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Partisan proximity in the Montana Supreme Court election closer ahead of primary

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Montana Supreme Court

The Montana Supreme Court hears arguments in this April photo.

As the June primary election draws near, the two frontrunner candidates in a state Supreme Court race continue to accuse the other of political alignments that could cast doubt on their impartiality on the bench.

James Brown, Republican head of the Public Service Commission who’s challenging Justice Ingrid Gustafson for her seat on the Supreme Court, attended a fundraiser hosted by Susan Gianforte, first lady to Republican Gov. Greg Gianforte, at their home last week.

A week earlier, Brown was speaking at a GOP forum in Butte when he offered to the crowd one of the people who urged him to run in the first place.

“In February, I’m pleased to say that the governor of the state of Montana called me and asked me to consider running for the Supreme Court of Montana,” Brown said. “The governor’s theory was that what we’re seeing in Montana is we’re seeing the court systems acting as a ‘shadow legislature.’”

For over a year now the GOP has openly regarded the courts as stacked with liberals, as the courts have put the brakes on ambitious Republican-backed policies. Gianforte, U.S. Sen. Steve Daines and Montana Attorney General Austin Knudsen, all Republicans, and the state Republican Party have endorsed Brown.

James Brown

Montana Supreme Court candidate James Brown poses for a photo on March 23 in Helena.

It’s a tightrope walk for judicial candidates whose campaigns are bound by the Judicial Code of Conduct. Those rules prohibit judicial candidates from seeking, accepting or commenting on partisan endorsements.

Both Gustafson and Brown still work to keep politics at an arm's length through their political messaging. In his campaign ad, Brown states as an attorney, "I believe we deserve impartial and independent courts." Gustafson's campaign ad asserts there's "no room for politics in the courtroom."

Yet both have still appeared publicly next to partisan leaders in recent months as they build support to push through the primary election. 

In an email on Wednesday, Brown said he did not consider his vocal appreciation of Gianforte urging him to run afoul of the judicial conduct rules.

“I received calls from farmers, ranchers, and small business owners from across Montana asking me to step-up and run for the Montana Supreme Court,” Brown said in an email. “I was humbled to hear from them, as well as the Governor, as I weighed this decision.”

Gianforte has been a defendant in a handful of cases that have already reached the state Supreme Court. Asked if the governor's support for his campaign is enough to recuse himself from future cases in which Gianforte is involved, Brown said his only duty to the court would be to the constitution.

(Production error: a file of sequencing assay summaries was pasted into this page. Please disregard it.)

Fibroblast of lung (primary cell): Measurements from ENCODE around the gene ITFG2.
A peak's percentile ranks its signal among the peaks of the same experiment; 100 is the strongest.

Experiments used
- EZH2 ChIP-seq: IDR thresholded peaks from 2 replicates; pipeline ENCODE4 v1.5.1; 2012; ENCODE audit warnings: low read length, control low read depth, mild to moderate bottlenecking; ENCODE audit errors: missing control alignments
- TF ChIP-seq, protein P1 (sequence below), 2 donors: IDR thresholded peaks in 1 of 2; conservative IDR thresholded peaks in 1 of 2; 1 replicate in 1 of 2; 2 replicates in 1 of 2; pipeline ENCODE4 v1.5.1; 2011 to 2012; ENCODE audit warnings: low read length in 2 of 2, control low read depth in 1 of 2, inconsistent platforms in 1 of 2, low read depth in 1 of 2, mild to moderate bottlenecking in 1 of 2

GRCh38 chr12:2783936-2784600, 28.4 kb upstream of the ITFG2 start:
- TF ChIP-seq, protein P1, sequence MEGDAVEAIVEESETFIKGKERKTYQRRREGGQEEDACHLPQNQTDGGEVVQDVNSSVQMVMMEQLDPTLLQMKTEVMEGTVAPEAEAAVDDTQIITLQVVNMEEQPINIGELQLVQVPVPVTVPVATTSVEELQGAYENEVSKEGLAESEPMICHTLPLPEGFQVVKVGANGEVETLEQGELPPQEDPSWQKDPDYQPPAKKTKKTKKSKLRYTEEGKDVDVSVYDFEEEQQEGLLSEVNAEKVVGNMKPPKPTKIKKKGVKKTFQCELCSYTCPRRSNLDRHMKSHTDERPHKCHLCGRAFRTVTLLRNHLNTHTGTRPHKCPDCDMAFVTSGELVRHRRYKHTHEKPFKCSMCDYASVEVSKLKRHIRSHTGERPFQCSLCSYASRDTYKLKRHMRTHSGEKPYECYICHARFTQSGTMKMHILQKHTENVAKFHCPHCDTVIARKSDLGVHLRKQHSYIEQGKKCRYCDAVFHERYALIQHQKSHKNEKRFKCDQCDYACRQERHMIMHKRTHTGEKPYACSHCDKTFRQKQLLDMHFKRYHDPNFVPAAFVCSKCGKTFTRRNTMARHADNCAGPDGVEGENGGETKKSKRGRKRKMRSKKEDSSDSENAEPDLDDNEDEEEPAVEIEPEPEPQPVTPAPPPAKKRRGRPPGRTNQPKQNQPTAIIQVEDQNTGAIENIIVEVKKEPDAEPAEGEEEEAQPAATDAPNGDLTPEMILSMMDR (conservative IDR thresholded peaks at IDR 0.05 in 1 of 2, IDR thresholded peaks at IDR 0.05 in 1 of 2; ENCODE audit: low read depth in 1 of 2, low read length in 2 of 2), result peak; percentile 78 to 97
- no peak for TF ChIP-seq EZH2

"That is what is required of me and that's how I will conduct myself on the court," he said. 

A spokesperson for the governor's office on Wednesday said Brown was already considering a bid for the Supreme Court when Gianforte encouraged him to run.

"After hearing Jim Brown was considering running for the Supreme Court, the governor encouraged him to run, because Jim is an exceptional attorney who will interpret laws, not make them from the bench," spokesperson Brooke Stroyke said.

Brown, too, has cried foul on the incumbent. In April Gustafson held a fundraiser at Ten Mile Creek Brewery in Helena. Former Gov. Steve Bullock, a Democrat, was in attendance and was among the names listed on the event invitation. Bullock appointed her to the high court after 13 years on the District Court bench.

Montana Supreme Court Justice Ingrid Gustafson

Montana Supreme Court Justice Ingrid Gustafson hears oral arguments in the case of L.B. v. United States at Dennison Theatre on April 15.

Asked why she would invite a well-known Democrat to a fundraiser for a nonpartisan candidate, Tim Warner, Gustafson’s campaign manager, said in an email, "He is a friend."

Through her campaign this week, Gustafson rejected any notion that politics have played a role in her time on the bench.

"Any allegation that the court or myself are motivated by political idealogue is a manufactured falsehood," Gustafson said. "There is a partisan effort afoot to weaken the judicial branch and remove it as a check and balance to the other branches of government."